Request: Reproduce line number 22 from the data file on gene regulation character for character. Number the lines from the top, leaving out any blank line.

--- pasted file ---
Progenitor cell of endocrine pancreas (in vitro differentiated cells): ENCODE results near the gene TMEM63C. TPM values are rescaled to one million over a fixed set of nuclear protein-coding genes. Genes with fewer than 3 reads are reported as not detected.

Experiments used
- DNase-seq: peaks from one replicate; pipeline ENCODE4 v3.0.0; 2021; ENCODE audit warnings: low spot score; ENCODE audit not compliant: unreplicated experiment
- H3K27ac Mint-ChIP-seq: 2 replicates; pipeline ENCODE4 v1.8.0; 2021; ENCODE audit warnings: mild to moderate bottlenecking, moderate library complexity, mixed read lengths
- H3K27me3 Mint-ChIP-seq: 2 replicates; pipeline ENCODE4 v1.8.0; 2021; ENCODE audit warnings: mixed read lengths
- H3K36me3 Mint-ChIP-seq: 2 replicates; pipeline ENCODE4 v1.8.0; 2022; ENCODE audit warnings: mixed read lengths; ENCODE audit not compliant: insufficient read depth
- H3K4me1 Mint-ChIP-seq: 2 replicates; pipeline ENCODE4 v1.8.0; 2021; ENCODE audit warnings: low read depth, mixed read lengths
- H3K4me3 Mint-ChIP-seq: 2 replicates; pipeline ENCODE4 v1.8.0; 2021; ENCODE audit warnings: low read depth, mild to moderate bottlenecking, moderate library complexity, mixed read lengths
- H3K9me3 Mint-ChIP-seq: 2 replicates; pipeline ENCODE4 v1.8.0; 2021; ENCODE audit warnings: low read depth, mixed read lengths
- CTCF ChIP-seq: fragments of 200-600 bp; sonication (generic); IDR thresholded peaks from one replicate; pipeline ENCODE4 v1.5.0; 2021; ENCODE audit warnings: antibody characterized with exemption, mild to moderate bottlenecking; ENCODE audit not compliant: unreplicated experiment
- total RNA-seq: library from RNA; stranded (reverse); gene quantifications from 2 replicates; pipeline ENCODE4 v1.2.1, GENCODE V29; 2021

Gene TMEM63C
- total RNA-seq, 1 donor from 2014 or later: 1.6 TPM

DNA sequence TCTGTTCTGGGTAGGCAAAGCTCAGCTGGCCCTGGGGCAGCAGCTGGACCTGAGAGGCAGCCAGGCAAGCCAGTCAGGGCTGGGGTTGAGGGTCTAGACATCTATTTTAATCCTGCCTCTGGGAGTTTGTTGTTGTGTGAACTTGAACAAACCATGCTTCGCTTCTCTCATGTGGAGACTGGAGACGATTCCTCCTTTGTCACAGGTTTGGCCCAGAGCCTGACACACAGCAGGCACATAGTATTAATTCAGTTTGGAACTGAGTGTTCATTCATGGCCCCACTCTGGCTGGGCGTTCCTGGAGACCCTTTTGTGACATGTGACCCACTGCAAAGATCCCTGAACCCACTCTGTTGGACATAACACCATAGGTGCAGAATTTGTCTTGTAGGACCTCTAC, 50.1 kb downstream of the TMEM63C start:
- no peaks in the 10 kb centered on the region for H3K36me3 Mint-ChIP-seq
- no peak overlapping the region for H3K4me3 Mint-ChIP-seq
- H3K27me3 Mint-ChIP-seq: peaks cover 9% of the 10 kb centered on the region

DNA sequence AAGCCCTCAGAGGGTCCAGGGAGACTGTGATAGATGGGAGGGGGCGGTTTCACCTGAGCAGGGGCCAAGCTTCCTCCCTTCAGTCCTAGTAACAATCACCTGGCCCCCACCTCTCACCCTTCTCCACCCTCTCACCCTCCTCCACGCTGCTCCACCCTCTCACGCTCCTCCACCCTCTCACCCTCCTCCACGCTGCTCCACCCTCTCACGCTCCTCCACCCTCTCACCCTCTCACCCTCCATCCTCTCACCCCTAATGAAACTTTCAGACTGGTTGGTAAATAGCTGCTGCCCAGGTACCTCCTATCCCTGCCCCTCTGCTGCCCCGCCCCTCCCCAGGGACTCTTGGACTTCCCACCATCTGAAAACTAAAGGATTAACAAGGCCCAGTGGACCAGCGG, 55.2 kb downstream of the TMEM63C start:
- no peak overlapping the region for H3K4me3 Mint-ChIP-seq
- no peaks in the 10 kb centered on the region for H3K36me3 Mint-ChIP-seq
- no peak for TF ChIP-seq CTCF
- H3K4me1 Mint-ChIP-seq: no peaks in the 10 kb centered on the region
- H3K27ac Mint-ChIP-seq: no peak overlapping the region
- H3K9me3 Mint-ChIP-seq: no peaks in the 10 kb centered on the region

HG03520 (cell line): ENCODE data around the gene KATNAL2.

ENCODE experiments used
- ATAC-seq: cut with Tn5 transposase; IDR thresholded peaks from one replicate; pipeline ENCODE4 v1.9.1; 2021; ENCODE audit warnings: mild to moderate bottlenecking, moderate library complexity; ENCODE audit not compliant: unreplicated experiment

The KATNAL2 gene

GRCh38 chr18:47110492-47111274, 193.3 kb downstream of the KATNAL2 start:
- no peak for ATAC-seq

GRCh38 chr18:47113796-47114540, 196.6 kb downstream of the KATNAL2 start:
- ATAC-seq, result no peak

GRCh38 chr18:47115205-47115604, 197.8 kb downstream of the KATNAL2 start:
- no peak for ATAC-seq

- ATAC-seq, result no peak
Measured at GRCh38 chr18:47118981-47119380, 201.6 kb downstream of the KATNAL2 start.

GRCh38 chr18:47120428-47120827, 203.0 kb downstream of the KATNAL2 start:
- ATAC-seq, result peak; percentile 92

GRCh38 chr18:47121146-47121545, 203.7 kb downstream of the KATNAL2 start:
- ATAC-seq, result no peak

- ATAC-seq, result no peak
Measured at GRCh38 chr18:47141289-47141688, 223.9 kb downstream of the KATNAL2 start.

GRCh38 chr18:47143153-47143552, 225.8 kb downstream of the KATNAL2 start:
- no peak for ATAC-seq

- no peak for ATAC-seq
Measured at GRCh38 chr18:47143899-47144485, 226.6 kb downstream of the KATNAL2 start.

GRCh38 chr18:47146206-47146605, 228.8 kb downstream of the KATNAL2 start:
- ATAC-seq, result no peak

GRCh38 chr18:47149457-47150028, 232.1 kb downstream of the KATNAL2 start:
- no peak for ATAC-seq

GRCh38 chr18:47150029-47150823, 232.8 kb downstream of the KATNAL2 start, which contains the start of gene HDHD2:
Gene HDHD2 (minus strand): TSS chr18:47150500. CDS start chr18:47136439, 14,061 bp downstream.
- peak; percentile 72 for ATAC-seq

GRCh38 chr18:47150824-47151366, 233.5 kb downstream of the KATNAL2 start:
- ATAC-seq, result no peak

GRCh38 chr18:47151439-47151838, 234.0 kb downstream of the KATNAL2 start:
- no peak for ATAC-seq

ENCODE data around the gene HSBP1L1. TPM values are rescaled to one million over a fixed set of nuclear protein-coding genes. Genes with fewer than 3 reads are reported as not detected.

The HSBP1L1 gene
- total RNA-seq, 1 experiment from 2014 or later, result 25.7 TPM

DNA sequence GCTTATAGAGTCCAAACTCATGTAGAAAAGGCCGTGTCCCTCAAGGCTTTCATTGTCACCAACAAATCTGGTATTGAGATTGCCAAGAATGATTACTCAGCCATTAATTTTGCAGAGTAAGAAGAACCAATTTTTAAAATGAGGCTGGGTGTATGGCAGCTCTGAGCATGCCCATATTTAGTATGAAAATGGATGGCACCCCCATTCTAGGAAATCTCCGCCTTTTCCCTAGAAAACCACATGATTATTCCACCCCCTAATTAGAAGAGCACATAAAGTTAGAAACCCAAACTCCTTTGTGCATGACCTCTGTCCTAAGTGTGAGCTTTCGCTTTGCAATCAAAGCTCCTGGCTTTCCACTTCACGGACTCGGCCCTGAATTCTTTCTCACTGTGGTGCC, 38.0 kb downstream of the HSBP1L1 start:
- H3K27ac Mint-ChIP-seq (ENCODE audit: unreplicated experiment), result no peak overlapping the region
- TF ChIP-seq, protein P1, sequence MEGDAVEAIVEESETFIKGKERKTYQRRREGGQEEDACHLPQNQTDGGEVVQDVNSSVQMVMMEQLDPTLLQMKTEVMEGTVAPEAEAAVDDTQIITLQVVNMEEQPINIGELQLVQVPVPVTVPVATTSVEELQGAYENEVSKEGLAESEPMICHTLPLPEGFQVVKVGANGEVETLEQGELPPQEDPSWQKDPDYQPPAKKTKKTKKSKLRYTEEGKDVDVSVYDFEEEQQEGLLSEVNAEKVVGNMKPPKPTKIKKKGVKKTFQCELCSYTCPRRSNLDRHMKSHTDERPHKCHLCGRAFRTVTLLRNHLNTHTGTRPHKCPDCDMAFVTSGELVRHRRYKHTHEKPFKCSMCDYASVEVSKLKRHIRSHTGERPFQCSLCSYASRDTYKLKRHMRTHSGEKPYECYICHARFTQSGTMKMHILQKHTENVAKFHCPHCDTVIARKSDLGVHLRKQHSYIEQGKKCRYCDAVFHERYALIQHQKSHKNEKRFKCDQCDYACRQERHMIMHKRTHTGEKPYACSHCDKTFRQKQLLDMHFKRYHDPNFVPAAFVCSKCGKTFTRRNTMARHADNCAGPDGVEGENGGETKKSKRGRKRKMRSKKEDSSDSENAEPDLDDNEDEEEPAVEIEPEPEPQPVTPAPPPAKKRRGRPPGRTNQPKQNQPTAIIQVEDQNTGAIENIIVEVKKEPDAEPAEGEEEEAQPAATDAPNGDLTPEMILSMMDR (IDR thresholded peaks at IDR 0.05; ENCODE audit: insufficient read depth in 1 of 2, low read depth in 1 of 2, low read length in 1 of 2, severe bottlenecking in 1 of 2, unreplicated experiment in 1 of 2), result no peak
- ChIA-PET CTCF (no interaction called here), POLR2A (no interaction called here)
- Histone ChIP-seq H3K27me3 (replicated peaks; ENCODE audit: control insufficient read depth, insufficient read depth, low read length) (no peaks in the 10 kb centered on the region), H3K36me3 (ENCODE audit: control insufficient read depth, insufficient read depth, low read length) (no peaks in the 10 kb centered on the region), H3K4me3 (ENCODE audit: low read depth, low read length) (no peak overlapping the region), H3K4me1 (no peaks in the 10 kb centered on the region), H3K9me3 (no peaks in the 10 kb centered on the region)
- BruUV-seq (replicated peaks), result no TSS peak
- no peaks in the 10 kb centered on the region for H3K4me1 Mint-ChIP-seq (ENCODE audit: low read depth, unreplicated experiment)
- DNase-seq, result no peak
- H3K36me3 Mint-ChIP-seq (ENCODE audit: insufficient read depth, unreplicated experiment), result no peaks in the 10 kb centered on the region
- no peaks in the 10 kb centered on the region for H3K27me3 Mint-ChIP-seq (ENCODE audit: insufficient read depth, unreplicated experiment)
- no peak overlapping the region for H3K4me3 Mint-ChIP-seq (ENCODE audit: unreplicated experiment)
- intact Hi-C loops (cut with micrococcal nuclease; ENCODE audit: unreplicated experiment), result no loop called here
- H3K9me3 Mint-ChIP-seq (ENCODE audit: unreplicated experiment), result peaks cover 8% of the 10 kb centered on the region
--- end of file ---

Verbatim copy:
- H3K4me1 Mint-ChIP-seq: no peaks in the 10 kb centered on the region